An iOS app featuring limited-time, limited-quantity deals is hard to pass up for the outdoor enthusiast. Loyal Steep & Cheap (SaC) customers love the iOS app for it's 'Current Steal' notifications. This flash sales approach showing one deal at a time offers the best available deals to our customers in real time while achiving goals for the business to move aged inventory and turn it into cash.
Historically, apps in the Backcountry suite were outsourced. In 2013, the Backcountry product team decided to bring it's high performing apps in-house to allow for easier updates and control on performance. After the product group completed the redesign of the Backcountry iOS app, the time was right to assess the advantages of doing the same with the Steep & Cheap app.
Although the traffic to the SaC app was lower than traffic to the Backcountry app, research showed SaC users were more engaged. On average, users The redesign also included an easier way for customers to navigate the site, as well as five times as much available product. The only way to get notifications on the 'Current Steals' available on Steap & Cheap is by way of the app.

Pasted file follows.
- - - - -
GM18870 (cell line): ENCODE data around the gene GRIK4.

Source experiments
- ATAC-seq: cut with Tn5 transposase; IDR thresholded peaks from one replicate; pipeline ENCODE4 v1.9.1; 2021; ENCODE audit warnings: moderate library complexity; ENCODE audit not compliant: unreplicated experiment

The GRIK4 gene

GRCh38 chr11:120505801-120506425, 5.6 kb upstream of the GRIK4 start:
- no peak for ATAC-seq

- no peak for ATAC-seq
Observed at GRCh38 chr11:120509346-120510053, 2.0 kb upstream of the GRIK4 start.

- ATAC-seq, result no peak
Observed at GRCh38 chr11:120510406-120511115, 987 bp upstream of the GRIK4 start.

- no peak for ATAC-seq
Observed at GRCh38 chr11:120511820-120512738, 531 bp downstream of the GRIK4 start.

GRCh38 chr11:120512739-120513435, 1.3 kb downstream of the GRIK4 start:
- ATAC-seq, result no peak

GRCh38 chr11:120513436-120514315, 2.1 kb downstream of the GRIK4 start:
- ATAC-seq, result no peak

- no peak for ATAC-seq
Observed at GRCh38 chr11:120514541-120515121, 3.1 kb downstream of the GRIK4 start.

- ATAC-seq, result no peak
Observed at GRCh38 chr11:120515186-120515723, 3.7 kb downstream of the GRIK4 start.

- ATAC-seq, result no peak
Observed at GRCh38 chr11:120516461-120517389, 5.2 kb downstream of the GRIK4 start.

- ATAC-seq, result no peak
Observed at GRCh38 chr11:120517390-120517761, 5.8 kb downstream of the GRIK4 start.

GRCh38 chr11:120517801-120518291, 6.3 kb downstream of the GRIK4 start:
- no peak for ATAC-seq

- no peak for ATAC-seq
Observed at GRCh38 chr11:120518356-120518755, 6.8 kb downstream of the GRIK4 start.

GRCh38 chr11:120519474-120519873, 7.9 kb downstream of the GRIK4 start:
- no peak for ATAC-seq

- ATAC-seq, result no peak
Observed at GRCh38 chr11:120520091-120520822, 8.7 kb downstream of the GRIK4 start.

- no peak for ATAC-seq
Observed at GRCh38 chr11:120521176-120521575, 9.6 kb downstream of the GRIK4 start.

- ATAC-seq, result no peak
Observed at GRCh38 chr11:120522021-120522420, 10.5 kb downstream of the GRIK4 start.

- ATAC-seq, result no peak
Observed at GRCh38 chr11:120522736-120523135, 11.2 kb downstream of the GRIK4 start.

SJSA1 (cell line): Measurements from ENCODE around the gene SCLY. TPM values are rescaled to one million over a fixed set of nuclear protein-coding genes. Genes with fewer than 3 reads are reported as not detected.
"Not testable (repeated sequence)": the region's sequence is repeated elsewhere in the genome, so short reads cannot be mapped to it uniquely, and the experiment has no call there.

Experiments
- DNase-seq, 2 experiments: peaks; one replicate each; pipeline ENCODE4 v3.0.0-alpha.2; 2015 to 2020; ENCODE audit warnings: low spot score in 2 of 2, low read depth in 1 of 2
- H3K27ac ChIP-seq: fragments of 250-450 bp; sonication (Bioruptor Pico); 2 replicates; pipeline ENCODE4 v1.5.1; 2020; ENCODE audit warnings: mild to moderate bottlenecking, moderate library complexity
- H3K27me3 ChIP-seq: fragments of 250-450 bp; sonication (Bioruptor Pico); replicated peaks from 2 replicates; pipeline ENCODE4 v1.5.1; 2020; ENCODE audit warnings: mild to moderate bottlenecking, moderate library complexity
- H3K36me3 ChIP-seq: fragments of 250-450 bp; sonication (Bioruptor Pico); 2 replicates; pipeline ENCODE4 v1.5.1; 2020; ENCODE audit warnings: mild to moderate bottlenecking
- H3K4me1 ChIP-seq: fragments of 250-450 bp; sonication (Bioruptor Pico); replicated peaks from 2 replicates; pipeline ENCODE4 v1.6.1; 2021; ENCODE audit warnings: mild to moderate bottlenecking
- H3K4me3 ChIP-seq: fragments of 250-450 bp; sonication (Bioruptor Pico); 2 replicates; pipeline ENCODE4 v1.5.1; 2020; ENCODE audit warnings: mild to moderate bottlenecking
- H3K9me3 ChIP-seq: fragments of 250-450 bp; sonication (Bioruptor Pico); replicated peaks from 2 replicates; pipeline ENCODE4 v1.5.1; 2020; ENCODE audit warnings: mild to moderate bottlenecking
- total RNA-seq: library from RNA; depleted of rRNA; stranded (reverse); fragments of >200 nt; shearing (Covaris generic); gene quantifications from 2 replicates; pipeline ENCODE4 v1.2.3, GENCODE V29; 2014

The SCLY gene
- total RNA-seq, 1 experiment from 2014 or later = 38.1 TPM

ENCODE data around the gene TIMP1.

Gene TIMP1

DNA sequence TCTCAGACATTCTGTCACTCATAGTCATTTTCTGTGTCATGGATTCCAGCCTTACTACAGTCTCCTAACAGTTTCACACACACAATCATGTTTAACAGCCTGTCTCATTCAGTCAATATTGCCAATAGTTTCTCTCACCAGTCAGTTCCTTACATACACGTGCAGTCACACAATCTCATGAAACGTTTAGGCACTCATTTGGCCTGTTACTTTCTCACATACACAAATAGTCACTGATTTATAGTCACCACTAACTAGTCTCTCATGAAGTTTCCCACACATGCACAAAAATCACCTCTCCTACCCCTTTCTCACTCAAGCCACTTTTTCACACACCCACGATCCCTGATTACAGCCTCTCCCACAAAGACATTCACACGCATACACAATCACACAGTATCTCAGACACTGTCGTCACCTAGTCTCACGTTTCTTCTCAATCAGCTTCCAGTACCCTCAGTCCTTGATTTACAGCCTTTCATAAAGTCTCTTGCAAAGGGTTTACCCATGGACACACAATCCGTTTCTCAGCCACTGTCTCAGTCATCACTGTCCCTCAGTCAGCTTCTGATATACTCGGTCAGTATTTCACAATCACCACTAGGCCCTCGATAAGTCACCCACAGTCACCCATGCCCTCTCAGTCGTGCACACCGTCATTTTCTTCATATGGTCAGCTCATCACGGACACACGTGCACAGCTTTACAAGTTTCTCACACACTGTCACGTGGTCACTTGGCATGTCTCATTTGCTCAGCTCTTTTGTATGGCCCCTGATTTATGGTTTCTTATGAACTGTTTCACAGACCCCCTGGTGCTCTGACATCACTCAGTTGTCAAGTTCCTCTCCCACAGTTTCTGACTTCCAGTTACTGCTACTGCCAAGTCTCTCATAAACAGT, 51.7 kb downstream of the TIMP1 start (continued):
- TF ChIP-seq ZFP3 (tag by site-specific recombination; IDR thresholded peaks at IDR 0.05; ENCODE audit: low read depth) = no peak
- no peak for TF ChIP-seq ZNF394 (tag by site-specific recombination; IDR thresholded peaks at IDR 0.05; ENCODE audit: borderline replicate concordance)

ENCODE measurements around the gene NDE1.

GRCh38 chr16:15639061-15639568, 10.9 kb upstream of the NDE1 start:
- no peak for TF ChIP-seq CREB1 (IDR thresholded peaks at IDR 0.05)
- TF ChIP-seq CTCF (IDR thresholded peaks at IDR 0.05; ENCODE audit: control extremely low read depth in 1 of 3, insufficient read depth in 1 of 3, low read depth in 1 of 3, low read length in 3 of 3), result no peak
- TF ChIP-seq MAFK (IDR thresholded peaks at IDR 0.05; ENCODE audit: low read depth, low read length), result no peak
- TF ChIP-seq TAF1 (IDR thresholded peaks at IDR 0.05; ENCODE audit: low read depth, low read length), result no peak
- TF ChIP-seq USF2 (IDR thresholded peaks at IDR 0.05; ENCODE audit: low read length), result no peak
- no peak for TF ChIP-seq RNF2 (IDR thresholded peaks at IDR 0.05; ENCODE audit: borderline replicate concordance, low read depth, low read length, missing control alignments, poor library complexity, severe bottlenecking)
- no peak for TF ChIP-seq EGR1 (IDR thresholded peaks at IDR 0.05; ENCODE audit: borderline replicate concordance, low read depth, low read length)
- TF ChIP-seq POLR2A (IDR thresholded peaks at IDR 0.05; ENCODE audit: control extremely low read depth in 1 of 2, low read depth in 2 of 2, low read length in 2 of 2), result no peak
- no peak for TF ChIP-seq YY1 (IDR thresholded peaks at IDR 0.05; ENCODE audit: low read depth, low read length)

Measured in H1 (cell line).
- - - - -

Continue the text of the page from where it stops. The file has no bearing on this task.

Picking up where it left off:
I took a very iterative approach to the app redesign. This phase required quick prototyping, usability testing, iteration, more testing, etc. Testing was performed in a local climbing gym to reach outdoor enthusiasts as well as in the Backcountry Retail Store. Users in the retail store tend to be aware of the Backcountry family brands.
With our team doing a recent redesign of the Backcountry.com app, I was able to incorporate past learnings from the app with learnings from testing into interactions quickly.
The business required the team to put the app out on an extremely fast timeline. Barring any outstanding bugs, the app will be submitted to the App Store on March 29. This serves well as an MVP, however from user testing I've discovered items that will be added to v2 of the app. The work of an in-house designer is never over.
The home screen of the app was designed to resemble the site, featuring collections with our best deals. Due to the quick timeline, Nick (Product Manager) and I made quick decisions based on gut feelings. One decision was to list products on the home screen to start users into the shopping flow immediately. After user testing, I found the homepage was overwhelming and confusing to users. Showing collections and products immediately upon launch was out of context to the user and was causing some serious confusion. I quickly started iterating and testing v2 flows to better give the user context and a path through the shopping funnel.
After a few conversations with the developers and merchandisers, I found all of our collections are tagged by category or activity. This allows us to give the user some context and split our collections into specific category based pages. Categories with no collections will not show on the homepage. This also will help with performance as collections will be split into different pages instead of all loading on the same screen. Check out the iteration below.